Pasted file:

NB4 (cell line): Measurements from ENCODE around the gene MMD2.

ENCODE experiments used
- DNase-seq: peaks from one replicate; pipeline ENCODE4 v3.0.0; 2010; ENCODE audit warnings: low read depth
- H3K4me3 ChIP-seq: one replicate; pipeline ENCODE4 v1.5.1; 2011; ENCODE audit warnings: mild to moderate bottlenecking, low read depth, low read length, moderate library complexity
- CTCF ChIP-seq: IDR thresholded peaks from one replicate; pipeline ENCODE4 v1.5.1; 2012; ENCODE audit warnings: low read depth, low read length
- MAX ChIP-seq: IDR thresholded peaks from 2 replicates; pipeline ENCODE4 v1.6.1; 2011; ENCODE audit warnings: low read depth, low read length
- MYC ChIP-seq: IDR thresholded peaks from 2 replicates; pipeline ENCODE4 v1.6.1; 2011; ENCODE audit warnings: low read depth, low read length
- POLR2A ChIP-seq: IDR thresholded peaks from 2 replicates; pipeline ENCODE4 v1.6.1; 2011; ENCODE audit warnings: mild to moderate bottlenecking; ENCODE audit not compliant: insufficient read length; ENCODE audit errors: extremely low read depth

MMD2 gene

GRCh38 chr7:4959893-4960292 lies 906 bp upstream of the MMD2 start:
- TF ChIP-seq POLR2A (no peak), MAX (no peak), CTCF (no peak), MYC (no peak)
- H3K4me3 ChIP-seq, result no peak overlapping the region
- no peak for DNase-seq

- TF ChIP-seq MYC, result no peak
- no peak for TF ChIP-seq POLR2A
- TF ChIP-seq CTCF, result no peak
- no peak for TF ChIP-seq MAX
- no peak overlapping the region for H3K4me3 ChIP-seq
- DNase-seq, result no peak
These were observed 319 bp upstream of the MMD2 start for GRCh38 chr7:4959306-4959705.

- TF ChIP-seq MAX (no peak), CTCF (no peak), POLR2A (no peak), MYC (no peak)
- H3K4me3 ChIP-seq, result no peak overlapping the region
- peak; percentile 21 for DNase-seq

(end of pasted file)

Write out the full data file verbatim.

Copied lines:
NB4 (cell line): Measurements from ENCODE around the gene MMD2.

ENCODE experiments used
- DNase-seq: peaks from one replicate; pipeline ENCODE4 v3.0.0; 2010; ENCODE audit warnings: low read depth
- H3K4me3 ChIP-seq: one replicate; pipeline ENCODE4 v1.5.1; 2011; ENCODE audit warnings: mild to moderate bottlenecking, low read depth, low read length, moderate library complexity
- CTCF ChIP-seq: IDR thresholded peaks from one replicate; pipeline ENCODE4 v1.5.1; 2012; ENCODE audit warnings: low read depth, low read length
- MAX ChIP-seq: IDR thresholded peaks from 2 replicates; pipeline ENCODE4 v1.6.1; 2011; ENCODE audit warnings: low read depth, low read length
- MYC ChIP-seq: IDR thresholded peaks from 2 replicates; pipeline ENCODE4 v1.6.1; 2011; ENCODE audit warnings: low read depth, low read length
- POLR2A ChIP-seq: IDR thresholded peaks from 2 replicates; pipeline ENCODE4 v1.6.1; 2011; ENCODE audit warnings: mild to moderate bottlenecking; ENCODE audit not compliant: insufficient read length; ENCODE audit errors: extremely low read depth

MMD2 gene

GRCh38 chr7:4959893-4960292 lies 906 bp upstream of the MMD2 start:
- TF ChIP-seq POLR2A (no peak), MAX (no peak), CTCF (no peak), MYC (no peak)
- H3K4me3 ChIP-seq, result no peak overlapping the region
- no peak for DNase-seq

- TF ChIP-seq MYC, result no peak
- no peak for TF ChIP-seq POLR2A
- TF ChIP-seq CTCF, result no peak
- no peak for TF ChIP-seq MAX
- no peak overlapping the region for H3K4me3 ChIP-seq
- DNase-seq, result no peak
These were observed 319 bp upstream of the MMD2 start for GRCh38 chr7:4959306-4959705.

- TF ChIP-seq MAX (no peak), CTCF (no peak), POLR2A (no peak), MYC (no peak)
- H3K4me3 ChIP-seq, result no peak overlapping the region
- peak; percentile 21 for DNase-seq